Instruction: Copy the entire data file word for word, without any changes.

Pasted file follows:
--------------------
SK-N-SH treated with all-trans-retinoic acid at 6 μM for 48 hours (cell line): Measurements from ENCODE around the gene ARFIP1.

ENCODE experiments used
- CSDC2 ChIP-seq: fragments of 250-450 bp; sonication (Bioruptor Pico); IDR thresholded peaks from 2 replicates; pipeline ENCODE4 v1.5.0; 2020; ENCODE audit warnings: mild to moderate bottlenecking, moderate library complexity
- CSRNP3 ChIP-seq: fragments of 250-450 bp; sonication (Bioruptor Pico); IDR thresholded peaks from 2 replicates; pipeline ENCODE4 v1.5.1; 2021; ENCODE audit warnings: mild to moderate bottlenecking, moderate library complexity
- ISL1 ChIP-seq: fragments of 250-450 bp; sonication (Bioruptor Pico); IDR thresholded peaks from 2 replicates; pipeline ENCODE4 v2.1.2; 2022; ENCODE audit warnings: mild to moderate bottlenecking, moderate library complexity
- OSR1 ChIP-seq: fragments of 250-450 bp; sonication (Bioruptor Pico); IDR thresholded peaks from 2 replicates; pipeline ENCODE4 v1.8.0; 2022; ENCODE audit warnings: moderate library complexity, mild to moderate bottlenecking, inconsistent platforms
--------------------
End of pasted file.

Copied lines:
SK-N-SH treated with all-trans-retinoic acid at 6 μM for 48 hours (cell line): Measurements from ENCODE around the gene ARFIP1.

ENCODE experiments used
- CSDC2 ChIP-seq: fragments of 250-450 bp; sonication (Bioruptor Pico); IDR thresholded peaks from 2 replicates; pipeline ENCODE4 v1.5.0; 2020; ENCODE audit warnings: mild to moderate bottlenecking, moderate library complexity
- CSRNP3 ChIP-seq: fragments of 250-450 bp; sonication (Bioruptor Pico); IDR thresholded peaks from 2 replicates; pipeline ENCODE4 v1.5.1; 2021; ENCODE audit warnings: mild to moderate bottlenecking, moderate library complexity
- ISL1 ChIP-seq: fragments of 250-450 bp; sonication (Bioruptor Pico); IDR thresholded peaks from 2 replicates; pipeline ENCODE4 v2.1.2; 2022; ENCODE audit warnings: mild to moderate bottlenecking, moderate library complexity
- OSR1 ChIP-seq: fragments of 250-450 bp; sonication (Bioruptor Pico); IDR thresholded peaks from 2 replicates; pipeline ENCODE4 v1.8.0; 2022; ENCODE audit warnings: moderate library complexity, mild to moderate bottlenecking, inconsistent platforms